At the beginning of a debate against George Galloway, Christopher Hitchens lists the events that could have happened if the non-interventionist movement had been successful in political debate. He tells us that Saddam would have been in control of Kuwait, Milosevic would have incorporated and socially cleansed Bosnia and Kosovo, the Taliban would still be running Afghanistan. On top of this, ineffective or delayed intervention contributed to the Srebenica massacre and the Rwandan genocide.
Tired of military adventurism in Afghanistan and in Iraq and the mess they created, put off by the civil war that the no-fly zone helped create in Libya, the western public, despite the above list, seemed to be finally swayed by the non-intervention movement. More importantly, it seemed the politicians were finally coming round to the public’s view. In 2013, the British Parliament voted against intervention in Syria against Assad. In a uniquely prophetic statement, George Osborne hoped that this didn’t “become a moment when we turn our back on all of the world’s problems.” The U.S. still armed the rebels but concentrated on the fight against ISIL.
Faced with the worsening situation in Syria, they focused on ISIL, on terrorism, rather than on regime change, rather than supporting rebels against a dictator. The UK, despite voting not to interfere against Assad, still authorised action against ISIL within Syria. There has been a shift in focus from military imperialism to ensuring western security against middle eastern terrorist groups, an easier story to sell to the public. This pause in sovereign intervention, this desire for an international solution – not a U.S. led solution – to the situation in Syria, was laudable. It showed maturity, an understanding that the international community must work together, and a belief that war was solemn act, which requires deep reflection.
All the while, reports of chemical attacks kept coming in. All the while war crimes were being committed. All the while, Syrians were eating grass. The international community was paralysed as the war went on, security council resolutions on diplomatic solutions being vetoed by Russia and China. And then, amidst all of the inertia, Russia intervened in September 2015. Out manoeuvring, everyone else, Russia began air-strikes in support of Assad, knowing that others would now not intervene through fear of starting a proxy war. From then, the tide of war went Assad’s way.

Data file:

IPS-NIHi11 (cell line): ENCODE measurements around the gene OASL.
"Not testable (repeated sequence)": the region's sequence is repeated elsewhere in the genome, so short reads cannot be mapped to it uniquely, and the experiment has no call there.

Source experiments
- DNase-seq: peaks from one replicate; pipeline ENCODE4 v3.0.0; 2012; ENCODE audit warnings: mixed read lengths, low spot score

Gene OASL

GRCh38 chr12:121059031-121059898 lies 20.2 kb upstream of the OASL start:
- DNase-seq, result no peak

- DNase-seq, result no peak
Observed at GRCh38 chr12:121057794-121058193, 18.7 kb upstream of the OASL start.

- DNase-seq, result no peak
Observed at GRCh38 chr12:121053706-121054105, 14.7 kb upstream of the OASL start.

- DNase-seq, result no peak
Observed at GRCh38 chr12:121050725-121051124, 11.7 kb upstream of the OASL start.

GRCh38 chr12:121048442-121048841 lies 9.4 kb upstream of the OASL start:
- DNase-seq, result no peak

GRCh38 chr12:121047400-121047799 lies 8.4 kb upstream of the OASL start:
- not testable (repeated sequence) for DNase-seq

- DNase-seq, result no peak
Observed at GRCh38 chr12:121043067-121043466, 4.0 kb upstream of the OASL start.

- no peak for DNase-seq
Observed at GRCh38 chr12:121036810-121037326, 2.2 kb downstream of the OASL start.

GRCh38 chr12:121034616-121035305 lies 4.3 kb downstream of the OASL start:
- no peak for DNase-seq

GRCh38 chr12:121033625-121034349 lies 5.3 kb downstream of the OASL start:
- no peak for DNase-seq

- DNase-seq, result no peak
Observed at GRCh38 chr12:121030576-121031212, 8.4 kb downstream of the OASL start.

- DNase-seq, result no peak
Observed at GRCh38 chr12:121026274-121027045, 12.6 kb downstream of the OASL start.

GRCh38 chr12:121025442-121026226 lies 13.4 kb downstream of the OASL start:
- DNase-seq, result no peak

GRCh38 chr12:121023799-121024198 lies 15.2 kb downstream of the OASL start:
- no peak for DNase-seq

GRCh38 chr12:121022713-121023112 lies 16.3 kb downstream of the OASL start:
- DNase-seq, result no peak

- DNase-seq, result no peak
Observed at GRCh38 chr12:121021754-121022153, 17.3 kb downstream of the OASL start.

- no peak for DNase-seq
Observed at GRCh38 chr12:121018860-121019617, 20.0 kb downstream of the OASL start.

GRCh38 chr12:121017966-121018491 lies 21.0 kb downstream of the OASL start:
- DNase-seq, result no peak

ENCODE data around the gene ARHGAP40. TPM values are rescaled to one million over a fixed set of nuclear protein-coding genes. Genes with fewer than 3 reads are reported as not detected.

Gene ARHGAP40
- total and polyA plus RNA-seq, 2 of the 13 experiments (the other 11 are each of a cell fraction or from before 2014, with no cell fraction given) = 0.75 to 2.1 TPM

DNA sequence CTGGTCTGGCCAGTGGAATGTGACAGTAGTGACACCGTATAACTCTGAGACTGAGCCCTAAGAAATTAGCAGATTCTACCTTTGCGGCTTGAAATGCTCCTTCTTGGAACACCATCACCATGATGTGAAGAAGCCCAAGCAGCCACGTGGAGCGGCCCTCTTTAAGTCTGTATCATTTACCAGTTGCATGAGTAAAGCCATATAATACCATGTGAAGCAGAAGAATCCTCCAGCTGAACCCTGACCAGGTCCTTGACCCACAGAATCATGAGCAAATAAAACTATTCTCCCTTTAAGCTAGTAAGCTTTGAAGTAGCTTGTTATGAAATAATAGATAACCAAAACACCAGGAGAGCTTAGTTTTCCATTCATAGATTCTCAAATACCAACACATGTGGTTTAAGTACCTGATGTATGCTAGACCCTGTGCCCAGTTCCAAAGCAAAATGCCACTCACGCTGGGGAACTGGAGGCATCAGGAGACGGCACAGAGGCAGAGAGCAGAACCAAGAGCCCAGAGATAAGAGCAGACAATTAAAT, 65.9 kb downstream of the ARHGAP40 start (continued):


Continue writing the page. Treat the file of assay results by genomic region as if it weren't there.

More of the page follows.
Now, the city of Aleppo has been destroyed, it’s people slaughtered by pro-Assad forces and Iranian militias, helped by Russian bombs. Now, because of Russian involvement, the ability to save Aleppo is greatly reduced, dependent now on Russia exerting influence over Assad. Dependent on the international community exerting influence on Russia. Aleppo is not the only area under threat.
In the face of this bloodshed, this loss of humanity, of civilians being shot in their own homes by pro-Assad forces, can it really be right that non-intervention is always the correct answer? Would intervening in 2013 have stopped the horrors of today? Or would they have just created a different set of horrors, a set of horrors attributable to us?
Restricted by our conscience, by the guilt of past regime changes, by memories of past interventions, by the civilians who lost their lives through our rash eagerness for war, by an international framework that gives too much power to interested parties, by our desire to not start a proxy war, we have done nothing.
I don’t know what the answer is, and I didn’t support military adventurism before. But people are dying and we have done nothing.